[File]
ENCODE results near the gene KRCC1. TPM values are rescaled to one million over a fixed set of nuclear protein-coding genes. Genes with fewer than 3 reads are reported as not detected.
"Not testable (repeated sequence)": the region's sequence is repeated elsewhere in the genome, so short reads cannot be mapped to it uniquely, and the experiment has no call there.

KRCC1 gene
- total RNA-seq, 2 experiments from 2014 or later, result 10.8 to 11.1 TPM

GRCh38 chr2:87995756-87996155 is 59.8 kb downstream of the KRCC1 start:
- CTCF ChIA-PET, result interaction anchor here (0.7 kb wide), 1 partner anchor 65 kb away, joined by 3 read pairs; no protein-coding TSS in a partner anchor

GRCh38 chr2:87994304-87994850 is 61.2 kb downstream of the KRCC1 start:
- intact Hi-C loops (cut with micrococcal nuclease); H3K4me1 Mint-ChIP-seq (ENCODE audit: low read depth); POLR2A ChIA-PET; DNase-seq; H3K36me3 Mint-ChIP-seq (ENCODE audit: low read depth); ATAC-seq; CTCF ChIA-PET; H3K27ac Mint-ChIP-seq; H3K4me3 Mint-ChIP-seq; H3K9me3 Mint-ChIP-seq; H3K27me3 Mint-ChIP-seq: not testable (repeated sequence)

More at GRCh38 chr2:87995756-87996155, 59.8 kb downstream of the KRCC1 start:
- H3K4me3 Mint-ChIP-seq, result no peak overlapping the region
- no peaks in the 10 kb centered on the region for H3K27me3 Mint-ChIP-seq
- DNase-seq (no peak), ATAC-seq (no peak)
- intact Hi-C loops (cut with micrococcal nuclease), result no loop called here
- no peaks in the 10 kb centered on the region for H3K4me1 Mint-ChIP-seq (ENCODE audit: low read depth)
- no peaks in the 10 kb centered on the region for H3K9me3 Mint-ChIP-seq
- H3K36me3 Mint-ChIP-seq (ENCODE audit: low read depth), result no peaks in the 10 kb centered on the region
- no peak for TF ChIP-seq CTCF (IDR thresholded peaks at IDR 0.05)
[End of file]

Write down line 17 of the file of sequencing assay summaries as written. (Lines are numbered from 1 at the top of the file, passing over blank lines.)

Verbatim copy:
- no peak for TF ChIP-seq CTCF (IDR thresholded peaks at IDR 0.05)